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On Yemen, As Failed Envoy IOCA Leaves, UN Hoards Questions, ICP Asks Why No Disclosure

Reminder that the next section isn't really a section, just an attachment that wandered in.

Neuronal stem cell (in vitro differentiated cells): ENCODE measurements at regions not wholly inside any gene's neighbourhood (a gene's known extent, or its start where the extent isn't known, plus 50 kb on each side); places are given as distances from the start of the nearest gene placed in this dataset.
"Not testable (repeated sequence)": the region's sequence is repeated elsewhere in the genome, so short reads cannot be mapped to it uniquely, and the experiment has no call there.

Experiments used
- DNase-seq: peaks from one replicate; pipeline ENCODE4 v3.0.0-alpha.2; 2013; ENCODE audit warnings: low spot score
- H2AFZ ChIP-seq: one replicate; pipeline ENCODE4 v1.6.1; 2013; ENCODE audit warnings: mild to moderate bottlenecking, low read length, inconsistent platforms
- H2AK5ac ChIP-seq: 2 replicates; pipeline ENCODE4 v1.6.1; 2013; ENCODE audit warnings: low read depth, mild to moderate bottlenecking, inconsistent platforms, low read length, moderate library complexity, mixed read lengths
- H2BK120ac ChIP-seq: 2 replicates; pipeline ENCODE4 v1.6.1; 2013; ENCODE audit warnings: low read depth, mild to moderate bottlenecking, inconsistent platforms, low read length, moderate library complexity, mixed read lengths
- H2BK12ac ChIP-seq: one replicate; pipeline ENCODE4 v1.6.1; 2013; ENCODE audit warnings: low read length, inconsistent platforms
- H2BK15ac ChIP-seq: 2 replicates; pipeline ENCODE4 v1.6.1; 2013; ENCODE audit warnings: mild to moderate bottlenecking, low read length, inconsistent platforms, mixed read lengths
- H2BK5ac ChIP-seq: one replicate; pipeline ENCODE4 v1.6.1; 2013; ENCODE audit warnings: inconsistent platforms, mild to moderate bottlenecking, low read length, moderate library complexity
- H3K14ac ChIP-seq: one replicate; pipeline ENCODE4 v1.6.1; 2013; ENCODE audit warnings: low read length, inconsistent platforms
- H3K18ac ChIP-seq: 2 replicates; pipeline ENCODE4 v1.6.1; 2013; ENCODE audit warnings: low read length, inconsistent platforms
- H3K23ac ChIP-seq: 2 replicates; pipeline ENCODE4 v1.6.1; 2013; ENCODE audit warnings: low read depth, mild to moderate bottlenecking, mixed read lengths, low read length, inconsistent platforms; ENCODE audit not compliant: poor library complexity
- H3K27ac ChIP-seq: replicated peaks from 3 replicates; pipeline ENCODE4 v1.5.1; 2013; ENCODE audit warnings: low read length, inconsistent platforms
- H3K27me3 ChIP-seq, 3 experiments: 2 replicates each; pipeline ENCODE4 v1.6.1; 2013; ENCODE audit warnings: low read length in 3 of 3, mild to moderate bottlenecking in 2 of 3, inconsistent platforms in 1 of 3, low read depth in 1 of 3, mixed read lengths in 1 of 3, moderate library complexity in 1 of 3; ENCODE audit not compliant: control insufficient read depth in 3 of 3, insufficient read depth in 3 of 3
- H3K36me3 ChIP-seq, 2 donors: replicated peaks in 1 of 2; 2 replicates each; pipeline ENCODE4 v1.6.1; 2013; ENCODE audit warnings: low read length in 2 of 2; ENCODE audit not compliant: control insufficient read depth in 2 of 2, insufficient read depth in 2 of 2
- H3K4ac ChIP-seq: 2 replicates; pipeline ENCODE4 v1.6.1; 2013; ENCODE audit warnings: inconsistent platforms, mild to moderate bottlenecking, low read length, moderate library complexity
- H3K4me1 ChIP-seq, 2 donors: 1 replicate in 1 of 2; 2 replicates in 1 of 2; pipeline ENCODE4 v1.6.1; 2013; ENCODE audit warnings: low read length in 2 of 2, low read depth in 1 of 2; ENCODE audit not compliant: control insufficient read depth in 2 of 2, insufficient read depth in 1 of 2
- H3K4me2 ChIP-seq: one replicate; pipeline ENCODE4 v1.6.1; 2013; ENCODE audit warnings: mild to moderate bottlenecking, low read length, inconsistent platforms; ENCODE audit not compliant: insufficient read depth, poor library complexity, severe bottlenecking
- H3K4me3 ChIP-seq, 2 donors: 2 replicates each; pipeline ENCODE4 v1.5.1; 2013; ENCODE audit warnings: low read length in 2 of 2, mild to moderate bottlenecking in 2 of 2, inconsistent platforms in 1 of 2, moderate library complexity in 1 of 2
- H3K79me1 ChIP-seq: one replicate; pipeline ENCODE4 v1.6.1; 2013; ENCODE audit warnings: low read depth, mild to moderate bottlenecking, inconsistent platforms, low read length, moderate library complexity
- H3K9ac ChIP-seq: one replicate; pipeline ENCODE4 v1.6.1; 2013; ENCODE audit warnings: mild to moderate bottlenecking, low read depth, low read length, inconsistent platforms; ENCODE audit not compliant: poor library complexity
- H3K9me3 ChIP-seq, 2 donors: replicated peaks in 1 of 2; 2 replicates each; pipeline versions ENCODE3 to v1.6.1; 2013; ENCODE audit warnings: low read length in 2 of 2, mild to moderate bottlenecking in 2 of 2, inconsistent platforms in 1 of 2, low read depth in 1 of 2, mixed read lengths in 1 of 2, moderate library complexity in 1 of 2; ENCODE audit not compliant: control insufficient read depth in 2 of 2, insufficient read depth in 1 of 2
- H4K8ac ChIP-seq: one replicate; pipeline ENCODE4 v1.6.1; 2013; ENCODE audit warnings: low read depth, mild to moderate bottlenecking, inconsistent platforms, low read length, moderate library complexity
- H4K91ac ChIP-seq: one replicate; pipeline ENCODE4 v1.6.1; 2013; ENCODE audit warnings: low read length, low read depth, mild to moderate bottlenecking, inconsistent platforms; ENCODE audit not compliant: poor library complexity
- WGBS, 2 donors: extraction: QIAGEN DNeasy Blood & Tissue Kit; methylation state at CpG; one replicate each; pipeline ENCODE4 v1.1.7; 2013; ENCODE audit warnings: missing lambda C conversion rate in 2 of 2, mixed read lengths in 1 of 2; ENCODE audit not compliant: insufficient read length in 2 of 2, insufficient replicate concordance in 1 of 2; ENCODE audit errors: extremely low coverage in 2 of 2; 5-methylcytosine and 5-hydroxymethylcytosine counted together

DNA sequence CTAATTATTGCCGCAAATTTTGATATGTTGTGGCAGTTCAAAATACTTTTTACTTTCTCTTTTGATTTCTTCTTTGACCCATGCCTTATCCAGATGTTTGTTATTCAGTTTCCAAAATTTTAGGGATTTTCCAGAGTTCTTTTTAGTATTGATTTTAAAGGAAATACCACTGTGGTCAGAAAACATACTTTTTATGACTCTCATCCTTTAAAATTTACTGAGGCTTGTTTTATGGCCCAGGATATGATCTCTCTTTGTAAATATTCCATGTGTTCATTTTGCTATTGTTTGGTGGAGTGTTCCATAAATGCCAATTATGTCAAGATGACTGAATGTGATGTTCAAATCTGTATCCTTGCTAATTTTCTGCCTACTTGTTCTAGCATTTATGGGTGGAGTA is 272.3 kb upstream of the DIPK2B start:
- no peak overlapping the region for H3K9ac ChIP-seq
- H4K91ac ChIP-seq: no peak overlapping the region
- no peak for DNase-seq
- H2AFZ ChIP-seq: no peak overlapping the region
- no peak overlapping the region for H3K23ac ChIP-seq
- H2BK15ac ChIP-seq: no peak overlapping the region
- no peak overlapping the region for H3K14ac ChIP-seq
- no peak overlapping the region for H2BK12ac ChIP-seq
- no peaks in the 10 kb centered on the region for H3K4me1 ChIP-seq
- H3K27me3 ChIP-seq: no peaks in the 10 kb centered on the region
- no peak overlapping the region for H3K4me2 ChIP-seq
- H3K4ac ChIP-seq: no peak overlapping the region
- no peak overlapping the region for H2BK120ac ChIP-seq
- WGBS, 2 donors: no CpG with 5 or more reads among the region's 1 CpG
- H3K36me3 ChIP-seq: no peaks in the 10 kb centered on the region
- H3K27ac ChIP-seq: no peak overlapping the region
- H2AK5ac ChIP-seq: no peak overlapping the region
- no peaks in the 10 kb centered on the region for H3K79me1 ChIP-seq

By Matthew Russell Lee, Video, 1st Person